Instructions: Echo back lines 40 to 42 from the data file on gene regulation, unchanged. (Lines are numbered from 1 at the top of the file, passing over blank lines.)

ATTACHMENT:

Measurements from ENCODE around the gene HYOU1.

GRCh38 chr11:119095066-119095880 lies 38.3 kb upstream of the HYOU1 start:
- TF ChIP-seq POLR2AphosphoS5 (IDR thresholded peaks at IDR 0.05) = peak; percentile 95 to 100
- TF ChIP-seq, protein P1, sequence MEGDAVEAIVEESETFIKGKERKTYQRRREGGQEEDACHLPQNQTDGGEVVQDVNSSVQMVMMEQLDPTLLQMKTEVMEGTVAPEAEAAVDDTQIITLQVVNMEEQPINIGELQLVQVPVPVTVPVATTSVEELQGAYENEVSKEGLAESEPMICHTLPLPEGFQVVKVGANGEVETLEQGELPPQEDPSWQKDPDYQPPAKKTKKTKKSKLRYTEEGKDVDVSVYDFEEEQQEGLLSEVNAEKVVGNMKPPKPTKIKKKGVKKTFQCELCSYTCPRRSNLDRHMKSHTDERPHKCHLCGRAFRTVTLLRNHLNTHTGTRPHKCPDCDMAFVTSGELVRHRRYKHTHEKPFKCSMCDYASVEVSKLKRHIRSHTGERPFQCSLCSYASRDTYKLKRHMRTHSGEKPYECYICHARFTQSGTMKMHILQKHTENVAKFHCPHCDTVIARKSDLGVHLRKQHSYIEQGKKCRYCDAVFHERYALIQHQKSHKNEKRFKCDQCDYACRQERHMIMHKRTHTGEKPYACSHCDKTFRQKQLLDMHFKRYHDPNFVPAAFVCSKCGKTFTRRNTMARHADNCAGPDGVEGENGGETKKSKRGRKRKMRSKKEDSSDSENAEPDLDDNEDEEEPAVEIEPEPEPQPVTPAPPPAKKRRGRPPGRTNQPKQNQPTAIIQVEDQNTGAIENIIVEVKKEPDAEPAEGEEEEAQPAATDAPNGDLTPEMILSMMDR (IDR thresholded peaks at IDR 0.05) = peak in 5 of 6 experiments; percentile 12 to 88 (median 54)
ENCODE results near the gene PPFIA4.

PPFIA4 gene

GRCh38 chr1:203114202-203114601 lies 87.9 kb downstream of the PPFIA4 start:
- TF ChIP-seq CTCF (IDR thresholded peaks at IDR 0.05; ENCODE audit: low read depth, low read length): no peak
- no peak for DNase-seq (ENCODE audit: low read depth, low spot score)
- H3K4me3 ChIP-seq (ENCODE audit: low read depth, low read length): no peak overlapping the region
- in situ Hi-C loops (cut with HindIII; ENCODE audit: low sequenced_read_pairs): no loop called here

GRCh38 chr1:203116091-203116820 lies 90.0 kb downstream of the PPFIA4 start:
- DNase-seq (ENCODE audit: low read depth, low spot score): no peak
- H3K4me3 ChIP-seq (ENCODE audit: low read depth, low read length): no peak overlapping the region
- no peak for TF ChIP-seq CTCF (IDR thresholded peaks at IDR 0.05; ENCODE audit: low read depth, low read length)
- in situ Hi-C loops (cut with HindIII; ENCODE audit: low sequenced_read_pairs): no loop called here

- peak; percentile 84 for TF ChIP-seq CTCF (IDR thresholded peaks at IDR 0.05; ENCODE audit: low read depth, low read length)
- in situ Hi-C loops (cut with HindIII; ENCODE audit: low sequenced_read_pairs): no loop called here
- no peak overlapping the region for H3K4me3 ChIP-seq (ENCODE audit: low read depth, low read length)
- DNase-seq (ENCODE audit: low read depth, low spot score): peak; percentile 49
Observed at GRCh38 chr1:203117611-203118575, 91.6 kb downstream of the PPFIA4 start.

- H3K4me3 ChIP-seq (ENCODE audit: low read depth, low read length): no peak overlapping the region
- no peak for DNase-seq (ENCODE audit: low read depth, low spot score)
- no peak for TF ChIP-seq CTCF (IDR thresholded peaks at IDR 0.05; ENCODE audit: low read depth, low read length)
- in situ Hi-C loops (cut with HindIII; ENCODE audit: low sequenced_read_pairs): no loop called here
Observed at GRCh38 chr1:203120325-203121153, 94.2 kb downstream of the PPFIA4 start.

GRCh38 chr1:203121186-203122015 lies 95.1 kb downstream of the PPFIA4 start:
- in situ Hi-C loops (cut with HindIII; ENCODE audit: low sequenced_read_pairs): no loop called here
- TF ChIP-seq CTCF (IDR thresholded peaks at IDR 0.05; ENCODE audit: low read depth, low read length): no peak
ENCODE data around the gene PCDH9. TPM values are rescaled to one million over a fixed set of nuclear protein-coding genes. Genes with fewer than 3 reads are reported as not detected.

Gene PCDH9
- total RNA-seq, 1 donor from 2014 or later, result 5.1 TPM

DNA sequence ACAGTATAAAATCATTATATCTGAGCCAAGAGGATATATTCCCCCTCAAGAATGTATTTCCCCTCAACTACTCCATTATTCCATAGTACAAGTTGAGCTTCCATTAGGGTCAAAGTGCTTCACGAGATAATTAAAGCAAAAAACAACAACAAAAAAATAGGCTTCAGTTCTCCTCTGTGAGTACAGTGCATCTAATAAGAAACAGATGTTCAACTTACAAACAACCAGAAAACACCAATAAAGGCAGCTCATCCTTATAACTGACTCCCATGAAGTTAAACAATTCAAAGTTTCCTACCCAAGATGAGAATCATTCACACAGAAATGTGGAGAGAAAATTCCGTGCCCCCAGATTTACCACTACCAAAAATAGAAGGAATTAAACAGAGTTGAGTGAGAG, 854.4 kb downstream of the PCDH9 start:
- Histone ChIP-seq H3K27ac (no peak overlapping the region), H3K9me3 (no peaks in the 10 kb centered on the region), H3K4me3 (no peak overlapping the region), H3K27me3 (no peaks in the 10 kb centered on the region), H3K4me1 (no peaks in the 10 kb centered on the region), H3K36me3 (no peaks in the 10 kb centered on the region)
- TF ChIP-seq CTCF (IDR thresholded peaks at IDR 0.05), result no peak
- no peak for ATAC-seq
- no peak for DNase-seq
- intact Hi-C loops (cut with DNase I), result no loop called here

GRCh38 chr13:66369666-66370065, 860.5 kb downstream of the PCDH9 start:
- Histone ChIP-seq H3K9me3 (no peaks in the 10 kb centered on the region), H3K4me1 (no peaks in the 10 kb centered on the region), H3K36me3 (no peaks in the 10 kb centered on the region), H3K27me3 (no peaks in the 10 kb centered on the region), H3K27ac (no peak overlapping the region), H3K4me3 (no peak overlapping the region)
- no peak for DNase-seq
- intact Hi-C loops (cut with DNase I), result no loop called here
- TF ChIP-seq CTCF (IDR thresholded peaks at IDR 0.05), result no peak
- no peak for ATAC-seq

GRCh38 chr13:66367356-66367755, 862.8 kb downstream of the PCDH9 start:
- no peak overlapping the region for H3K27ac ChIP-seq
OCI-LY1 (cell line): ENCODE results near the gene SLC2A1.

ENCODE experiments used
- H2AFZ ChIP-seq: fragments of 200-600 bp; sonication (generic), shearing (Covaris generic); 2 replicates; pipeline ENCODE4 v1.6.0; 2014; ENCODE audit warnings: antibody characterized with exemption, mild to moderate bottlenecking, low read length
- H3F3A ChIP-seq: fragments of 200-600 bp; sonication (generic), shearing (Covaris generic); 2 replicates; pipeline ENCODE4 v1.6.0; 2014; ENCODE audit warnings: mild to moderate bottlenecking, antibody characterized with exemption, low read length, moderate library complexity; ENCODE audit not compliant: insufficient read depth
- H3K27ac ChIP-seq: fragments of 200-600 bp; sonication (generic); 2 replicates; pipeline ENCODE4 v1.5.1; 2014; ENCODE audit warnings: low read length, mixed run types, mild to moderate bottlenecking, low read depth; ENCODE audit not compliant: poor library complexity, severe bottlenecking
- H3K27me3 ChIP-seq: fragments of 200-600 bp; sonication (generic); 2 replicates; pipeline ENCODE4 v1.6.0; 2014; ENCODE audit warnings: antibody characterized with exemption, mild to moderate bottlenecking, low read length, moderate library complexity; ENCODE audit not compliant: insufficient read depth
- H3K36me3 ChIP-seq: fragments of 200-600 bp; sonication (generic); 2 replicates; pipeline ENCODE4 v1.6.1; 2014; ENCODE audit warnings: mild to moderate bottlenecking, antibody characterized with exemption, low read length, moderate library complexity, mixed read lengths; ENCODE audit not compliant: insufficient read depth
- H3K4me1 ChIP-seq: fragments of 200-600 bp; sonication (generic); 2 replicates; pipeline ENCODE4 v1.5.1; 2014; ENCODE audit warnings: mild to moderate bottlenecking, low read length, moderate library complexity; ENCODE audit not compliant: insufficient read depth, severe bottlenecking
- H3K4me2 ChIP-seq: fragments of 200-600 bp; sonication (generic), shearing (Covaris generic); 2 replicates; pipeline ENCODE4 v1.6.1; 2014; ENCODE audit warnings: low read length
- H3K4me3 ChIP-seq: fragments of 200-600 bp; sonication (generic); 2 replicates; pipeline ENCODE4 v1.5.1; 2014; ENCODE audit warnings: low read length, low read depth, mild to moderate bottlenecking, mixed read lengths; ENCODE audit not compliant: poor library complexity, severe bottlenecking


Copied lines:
- Histone ChIP-seq H3K9me3 (no peaks in the 10 kb centered on the region), H3K4me1 (no peaks in the 10 kb centered on the region), H3K36me3 (no peaks in the 10 kb centered on the region), H3K27me3 (no peaks in the 10 kb centered on the region), H3K27ac (no peak overlapping the region), H3K4me3 (no peak overlapping the region)
- no peak for DNase-seq
- intact Hi-C loops (cut with DNase I), result no loop called here